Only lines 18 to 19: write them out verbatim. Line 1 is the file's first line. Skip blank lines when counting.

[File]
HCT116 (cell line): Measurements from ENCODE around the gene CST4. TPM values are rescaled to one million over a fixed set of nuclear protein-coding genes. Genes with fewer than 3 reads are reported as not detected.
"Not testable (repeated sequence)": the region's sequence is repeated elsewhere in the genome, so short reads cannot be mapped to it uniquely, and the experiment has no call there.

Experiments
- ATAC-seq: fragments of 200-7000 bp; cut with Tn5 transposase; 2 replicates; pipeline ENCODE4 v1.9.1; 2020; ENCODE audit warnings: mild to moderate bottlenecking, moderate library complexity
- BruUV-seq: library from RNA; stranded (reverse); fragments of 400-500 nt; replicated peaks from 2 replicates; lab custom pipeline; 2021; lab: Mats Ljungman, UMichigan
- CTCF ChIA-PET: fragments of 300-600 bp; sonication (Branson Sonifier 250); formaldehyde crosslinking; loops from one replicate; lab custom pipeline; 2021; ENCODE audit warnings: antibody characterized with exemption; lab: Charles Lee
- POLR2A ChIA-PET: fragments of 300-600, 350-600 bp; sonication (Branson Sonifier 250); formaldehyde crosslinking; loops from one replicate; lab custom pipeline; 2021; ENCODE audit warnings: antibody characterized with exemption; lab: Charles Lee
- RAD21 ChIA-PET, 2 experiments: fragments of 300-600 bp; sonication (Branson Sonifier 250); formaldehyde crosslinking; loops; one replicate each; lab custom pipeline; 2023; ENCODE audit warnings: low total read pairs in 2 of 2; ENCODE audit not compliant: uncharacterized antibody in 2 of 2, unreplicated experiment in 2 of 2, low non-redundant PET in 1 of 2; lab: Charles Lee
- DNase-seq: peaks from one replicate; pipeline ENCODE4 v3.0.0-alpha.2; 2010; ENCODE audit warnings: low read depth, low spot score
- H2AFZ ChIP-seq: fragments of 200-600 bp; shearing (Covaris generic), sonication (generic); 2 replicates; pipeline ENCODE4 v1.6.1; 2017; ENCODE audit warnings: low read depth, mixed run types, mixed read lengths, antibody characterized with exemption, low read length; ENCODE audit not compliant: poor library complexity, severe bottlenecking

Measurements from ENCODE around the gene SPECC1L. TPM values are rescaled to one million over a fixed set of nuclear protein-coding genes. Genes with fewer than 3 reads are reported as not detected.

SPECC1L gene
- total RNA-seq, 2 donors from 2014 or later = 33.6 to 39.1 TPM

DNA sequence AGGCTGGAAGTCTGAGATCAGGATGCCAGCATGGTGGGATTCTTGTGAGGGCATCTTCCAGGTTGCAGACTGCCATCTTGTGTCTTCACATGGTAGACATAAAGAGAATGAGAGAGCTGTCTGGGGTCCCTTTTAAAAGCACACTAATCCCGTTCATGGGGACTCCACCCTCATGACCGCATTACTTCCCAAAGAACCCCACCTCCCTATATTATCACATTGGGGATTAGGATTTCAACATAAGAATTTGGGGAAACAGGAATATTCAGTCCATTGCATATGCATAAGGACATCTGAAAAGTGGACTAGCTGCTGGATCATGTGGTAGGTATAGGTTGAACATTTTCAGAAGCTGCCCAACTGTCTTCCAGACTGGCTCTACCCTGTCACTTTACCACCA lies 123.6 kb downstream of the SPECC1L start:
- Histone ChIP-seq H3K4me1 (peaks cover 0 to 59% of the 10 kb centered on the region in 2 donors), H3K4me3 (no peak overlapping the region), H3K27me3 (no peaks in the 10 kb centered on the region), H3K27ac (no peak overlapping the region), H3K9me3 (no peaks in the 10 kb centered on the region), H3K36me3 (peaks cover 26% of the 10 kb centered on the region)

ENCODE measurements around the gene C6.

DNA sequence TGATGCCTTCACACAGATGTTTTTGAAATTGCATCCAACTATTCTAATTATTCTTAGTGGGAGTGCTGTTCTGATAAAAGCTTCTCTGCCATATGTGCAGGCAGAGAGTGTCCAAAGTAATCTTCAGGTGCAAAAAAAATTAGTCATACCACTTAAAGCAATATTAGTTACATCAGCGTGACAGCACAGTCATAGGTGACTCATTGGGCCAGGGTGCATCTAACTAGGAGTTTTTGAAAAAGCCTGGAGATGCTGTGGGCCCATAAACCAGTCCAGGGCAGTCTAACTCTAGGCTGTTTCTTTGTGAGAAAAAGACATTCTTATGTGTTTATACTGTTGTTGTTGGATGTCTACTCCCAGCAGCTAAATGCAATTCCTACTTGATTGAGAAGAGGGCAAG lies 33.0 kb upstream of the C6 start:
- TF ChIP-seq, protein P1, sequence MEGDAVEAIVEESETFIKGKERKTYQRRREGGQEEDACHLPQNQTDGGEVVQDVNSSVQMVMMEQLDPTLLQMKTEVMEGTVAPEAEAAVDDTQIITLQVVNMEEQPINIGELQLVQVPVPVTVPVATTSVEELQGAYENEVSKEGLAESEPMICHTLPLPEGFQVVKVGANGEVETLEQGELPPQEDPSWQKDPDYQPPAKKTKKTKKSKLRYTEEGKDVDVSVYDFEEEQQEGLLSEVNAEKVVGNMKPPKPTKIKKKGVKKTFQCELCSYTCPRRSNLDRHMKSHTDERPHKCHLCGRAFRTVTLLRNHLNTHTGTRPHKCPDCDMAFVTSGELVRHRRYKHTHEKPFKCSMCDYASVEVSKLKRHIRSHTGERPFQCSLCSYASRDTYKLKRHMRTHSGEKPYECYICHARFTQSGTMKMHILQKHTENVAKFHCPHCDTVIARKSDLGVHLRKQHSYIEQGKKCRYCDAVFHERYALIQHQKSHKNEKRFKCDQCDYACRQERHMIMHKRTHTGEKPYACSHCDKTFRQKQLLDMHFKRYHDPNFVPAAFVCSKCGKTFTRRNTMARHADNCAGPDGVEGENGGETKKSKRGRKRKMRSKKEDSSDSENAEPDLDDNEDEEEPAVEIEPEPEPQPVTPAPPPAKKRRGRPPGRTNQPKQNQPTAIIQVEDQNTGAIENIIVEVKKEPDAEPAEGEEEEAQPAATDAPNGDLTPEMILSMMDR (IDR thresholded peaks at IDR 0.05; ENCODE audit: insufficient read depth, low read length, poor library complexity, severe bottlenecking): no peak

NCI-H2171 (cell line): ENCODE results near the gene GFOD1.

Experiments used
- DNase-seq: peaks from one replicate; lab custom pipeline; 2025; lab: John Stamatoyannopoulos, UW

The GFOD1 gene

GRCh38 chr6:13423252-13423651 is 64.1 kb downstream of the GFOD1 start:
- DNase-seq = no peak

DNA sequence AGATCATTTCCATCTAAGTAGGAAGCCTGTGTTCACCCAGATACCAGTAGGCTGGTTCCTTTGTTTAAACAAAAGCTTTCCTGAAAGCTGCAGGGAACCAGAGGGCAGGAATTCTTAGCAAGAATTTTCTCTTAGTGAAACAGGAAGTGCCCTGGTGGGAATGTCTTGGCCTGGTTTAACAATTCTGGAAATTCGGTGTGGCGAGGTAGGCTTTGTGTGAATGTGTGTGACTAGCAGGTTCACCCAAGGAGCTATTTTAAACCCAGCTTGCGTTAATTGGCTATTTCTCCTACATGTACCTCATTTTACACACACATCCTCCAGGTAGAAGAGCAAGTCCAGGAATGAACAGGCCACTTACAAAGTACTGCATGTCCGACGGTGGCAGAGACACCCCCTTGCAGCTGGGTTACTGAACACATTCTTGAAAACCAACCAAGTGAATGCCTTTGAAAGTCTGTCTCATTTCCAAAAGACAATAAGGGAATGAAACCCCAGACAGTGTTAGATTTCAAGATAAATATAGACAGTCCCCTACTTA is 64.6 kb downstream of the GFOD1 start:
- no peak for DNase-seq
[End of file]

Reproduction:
- TF ChIP-seq, protein P1, sequence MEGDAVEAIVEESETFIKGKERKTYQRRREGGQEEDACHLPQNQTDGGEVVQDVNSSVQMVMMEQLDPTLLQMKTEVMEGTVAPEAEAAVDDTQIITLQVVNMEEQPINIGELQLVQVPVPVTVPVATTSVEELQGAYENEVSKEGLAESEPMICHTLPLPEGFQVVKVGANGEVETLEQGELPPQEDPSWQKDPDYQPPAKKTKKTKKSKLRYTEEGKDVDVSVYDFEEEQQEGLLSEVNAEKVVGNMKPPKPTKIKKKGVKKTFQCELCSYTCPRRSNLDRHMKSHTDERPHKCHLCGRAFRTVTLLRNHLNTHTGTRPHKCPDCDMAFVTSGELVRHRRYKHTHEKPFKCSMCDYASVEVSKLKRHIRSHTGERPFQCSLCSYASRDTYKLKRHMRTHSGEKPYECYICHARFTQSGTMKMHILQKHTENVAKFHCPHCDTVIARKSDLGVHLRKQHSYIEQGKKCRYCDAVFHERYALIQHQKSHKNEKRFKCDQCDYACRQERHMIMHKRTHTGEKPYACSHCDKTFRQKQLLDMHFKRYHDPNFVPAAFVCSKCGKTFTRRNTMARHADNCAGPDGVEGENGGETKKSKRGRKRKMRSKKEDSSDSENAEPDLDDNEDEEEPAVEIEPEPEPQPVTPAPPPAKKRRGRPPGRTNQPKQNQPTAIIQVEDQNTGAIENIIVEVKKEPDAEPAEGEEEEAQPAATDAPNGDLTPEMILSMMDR (IDR thresholded peaks at IDR 0.05; ENCODE audit: insufficient read depth, low read length, poor library complexity, severe bottlenecking): no peak

NCI-H2171 (cell line): ENCODE results near the gene GFOD1.